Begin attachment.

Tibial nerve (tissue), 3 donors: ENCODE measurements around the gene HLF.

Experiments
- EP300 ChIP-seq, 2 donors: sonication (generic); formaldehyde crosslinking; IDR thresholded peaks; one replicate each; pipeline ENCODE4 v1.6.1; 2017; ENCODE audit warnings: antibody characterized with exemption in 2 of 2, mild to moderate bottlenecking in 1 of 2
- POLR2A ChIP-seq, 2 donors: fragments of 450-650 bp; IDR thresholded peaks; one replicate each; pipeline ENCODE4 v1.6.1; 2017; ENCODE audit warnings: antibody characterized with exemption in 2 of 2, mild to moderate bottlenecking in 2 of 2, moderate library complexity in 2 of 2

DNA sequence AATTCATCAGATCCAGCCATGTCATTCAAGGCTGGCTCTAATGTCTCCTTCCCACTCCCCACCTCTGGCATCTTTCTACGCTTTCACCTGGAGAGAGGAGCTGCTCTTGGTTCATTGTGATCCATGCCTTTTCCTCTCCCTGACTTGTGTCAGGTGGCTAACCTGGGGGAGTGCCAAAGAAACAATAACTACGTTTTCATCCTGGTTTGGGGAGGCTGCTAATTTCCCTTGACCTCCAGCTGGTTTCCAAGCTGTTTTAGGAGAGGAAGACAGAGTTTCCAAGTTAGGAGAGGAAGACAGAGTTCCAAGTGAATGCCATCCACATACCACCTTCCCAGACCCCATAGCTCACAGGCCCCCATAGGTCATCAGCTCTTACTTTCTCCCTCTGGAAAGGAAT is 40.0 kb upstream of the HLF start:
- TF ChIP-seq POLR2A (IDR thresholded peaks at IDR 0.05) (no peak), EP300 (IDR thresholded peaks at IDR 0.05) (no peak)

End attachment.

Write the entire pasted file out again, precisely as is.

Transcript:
Tibial nerve (tissue), 3 donors: ENCODE measurements around the gene HLF.

Experiments
- EP300 ChIP-seq, 2 donors: sonication (generic); formaldehyde crosslinking; IDR thresholded peaks; one replicate each; pipeline ENCODE4 v1.6.1; 2017; ENCODE audit warnings: antibody characterized with exemption in 2 of 2, mild to moderate bottlenecking in 1 of 2
- POLR2A ChIP-seq, 2 donors: fragments of 450-650 bp; IDR thresholded peaks; one replicate each; pipeline ENCODE4 v1.6.1; 2017; ENCODE audit warnings: antibody characterized with exemption in 2 of 2, mild to moderate bottlenecking in 2 of 2, moderate library complexity in 2 of 2

DNA sequence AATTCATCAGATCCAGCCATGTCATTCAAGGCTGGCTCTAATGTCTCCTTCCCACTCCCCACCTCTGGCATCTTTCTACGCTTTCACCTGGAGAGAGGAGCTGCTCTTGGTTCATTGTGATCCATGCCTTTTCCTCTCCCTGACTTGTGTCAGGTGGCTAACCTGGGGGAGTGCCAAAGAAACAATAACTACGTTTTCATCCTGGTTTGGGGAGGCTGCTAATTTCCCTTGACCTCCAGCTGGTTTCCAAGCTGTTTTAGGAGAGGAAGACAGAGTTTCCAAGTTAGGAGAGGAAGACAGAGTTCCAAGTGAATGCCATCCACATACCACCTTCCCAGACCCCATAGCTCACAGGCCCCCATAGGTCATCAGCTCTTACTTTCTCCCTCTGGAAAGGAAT is 40.0 kb upstream of the HLF start:
- TF ChIP-seq POLR2A (IDR thresholded peaks at IDR 0.05) (no peak), EP300 (IDR thresholded peaks at IDR 0.05) (no peak)